this entry covers “Team 7” volume one (aka Team 7 Series 1) issues 1 – 4
I’d like to start out saying that while “Team 7” isn’t the first book that Wildstorm ever put out, it is integral for the history of the Wildstorm Universe that we start here. The first several years of Wildstorm comics (up through the disastrous “Fire from Heaven” cross over) all, to some degree, revolve around the members of Team 7 and their former bosses at International Operations, an intelligence agency for the United States Government. Second, this book was never presented as a character telling a story to others, or even features a wraparound to set the book in the present timeline with flashbacks to Team 7’s exploits in the ‘70s. Finally, it must be said that when this series started the readers knew most of the key players already, and were excited to see their collective past together. In the end, knowing these characters going in is a bit of a hindrance, in fact, I remember hating this when it came out. I wanted answers to some of the built up mysteries in the Wildstorm U and I wasn’t getting them here at all. All I was getting was a sci-fi war story from the ‘70s and that wasn’t what I was getting hyped up to read.
When we meet Team 7 they are already in the middle of a mission that is already going wrong. The team is being led by John Lynch under the direction of Mile Craven at I.O. and consists of Stephen Callahan, Cole Cash, Phillip Chang, Michael Cray, Jackson Dane, Alex Fairchild, Andrew Johnson, Richard MacNamara, Mark Slayton and a member that we only ever get the last name of, Breckmann. The mission goes south, but we get to see how resourceful Team 7 is in saving their skin in a tough situation. The mission was screwed from the start with the team being tasked with saving some hostages that had already been killed, I’m guessing that the idea was to draw out Team 7 and pick them off. It didn’t go as well as the “bad guys” had planned, the team survives and I.O. gets revenge on the source of the bad intel.
If you were me at the time, you were thinking “Who the hell are Johnson, MacNamara and Breckmann? And where the hell are Diaz1 and Rhodes2? We’ve never heard of the first three and the last two have been mentioned as Team 7 members by both Backlash and Grifter!” Well, as an adult I see that the book needed some cannon fodder as Craven is sending Team 7 on their second doomed mission, the mission that imbued the boys with the Gen-Factor.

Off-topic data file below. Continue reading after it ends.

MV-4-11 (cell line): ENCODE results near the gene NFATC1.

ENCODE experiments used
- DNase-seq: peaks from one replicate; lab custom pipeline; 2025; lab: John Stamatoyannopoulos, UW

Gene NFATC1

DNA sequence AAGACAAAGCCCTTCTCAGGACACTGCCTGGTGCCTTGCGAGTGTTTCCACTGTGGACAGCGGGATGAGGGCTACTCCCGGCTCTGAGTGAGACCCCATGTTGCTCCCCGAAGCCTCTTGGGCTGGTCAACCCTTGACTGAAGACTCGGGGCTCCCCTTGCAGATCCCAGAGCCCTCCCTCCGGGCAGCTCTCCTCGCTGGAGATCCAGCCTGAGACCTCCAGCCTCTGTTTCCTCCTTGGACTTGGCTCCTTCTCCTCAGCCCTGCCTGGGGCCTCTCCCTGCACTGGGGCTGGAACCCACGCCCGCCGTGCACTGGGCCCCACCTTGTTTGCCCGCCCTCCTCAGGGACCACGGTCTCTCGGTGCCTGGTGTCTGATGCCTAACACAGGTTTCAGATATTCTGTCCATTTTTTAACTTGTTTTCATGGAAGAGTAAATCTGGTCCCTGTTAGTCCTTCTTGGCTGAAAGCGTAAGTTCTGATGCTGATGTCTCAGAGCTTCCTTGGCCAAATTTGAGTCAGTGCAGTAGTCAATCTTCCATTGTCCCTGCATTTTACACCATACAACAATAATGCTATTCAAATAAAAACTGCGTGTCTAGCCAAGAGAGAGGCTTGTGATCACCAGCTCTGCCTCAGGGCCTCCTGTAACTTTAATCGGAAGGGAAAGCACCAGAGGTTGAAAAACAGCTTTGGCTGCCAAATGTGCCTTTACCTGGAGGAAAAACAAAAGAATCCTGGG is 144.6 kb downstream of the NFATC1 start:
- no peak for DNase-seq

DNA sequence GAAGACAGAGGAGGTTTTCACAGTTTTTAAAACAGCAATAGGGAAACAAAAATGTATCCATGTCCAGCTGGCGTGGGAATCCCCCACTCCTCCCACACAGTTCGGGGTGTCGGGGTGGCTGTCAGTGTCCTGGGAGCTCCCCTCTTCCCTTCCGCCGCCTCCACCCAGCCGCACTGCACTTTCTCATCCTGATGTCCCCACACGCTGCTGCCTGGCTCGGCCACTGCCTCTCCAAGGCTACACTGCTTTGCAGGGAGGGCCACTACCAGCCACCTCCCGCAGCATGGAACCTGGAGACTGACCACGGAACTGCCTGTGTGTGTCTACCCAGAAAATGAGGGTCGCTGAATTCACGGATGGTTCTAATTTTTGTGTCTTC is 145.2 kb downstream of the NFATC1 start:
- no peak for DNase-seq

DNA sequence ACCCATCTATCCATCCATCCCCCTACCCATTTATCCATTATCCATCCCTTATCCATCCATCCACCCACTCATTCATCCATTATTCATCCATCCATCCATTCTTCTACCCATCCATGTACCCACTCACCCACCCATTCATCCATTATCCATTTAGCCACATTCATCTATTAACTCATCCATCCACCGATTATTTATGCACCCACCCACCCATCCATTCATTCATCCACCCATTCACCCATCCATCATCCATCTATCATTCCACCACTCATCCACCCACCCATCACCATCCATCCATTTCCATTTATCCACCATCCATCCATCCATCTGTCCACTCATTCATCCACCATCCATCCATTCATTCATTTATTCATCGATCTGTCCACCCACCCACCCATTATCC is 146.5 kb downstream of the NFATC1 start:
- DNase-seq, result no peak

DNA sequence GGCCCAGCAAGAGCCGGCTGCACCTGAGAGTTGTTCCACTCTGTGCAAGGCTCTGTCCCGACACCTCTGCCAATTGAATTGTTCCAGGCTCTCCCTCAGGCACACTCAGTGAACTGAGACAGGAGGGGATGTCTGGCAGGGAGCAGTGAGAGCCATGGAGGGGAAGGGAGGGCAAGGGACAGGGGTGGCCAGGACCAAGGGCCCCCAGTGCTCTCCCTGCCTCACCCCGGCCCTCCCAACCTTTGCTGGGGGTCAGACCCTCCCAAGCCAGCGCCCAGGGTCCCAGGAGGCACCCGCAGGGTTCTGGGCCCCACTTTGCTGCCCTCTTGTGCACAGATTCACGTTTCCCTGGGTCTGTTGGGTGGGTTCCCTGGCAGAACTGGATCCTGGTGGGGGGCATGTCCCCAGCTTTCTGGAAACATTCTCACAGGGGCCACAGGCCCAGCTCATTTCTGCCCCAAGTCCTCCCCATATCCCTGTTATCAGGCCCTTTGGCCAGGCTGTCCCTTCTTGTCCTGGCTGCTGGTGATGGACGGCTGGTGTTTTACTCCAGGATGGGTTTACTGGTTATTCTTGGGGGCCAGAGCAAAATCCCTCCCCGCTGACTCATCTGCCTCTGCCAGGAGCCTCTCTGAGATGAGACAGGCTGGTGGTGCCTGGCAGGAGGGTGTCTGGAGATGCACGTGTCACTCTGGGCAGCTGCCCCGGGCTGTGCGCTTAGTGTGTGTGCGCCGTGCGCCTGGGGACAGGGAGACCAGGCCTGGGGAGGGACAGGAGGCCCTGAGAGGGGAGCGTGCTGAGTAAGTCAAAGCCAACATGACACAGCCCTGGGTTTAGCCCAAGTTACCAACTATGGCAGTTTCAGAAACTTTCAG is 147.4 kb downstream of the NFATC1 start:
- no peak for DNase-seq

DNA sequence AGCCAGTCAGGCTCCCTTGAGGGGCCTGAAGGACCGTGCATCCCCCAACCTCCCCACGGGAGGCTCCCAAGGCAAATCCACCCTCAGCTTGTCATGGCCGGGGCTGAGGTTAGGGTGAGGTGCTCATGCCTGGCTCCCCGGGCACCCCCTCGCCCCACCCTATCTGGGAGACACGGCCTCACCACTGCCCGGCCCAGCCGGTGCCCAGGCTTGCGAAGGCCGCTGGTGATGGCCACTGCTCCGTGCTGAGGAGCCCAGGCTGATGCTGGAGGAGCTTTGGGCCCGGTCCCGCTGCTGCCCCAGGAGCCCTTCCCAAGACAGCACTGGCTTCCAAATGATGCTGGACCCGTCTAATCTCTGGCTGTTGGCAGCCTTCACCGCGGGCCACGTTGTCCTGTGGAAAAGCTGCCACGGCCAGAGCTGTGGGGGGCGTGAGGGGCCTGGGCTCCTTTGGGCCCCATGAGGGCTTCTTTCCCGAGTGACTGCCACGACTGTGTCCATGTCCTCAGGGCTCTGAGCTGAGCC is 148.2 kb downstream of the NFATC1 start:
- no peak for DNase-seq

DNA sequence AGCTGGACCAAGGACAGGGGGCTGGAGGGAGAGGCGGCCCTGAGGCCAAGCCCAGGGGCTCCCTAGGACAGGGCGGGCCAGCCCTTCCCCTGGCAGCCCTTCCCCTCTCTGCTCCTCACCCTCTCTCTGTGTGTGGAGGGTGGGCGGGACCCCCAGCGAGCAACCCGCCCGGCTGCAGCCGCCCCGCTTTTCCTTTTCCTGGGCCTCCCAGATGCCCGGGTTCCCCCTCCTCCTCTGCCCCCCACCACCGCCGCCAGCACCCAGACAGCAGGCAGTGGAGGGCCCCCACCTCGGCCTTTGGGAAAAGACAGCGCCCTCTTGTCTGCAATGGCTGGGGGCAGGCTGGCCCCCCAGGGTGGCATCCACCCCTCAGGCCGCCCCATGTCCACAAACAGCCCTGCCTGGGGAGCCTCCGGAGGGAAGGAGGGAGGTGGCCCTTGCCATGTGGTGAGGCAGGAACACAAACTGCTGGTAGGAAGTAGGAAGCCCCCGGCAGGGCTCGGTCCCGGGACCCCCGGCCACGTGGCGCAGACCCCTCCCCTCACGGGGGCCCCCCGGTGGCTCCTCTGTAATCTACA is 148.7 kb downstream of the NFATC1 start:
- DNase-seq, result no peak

Let’s be honest, I’ve never been exactly clear on what the Gen-Factor means. I had always assumed that it had meant there was a structural change to one’s genes that gave the recipient super powers. It may have very well been this at one point, but as time goes on we find that you can freely give your Gen-Factor to another person, or it can be stripped from you by someone for their own use. My initial understanding always made more sense to me, as it tracked that the Gen13 kids would get their Gen-Factor powers due to the enhanced genes their fathers are passing down to them. That’s just me, I didn’t write this stuff, and I can be kind of an idiot.
Let’s talk about the Team 7 members we do know. We’ve seen Lynch in the pages of “WildC.A.T.s” before he became the mentor of Gen13, whose roster includes the children of Callahan, Chang and Fairchild. We’d gotten to know Cash as Grifter very well in “WildC.A.T.s” as well as Slayton in “Stormwatch” and also we saw him in an uneasy team up with Grifter in “The Kindred.” Cray had recently started his own solo title with “Deathblow” so we didn’t know him that well quite yet, but enough to be interested to see how he started to work for I.O. as well as why he didn’t seemingly have any powers at all. Finally we’d seen Dane in “Wetworks”, even if he looked and acted a bit different back in his Team 7 days. Oh, and Callahan had died in the open pages of “Gen13” Vol. 1 #1. During the time that “Team 7” was coming out, the only members that we didn’t know the final fate of were Breckman, Chang, Johnson, Fairchild and MacNamara. I should’ve known that if you weren’t alive in the current Wildstorm books, you were assumed dead or would be dying soon in “Team 7,” and to keep Chang and Fairchild live long enough to have kids, they’d need a few people to fall early on to keep the stakes high. The last we’d see of Breckman and MacNamara is in I.O. headquarters where they are both having trouble controlling their new powers. Breckman has torn his eyes out and sits bloody on the floor of a padded cell, while MacNamara commits suicide because he can’t control his body from sending blasts out from it, having already killed a few I.O. staff members.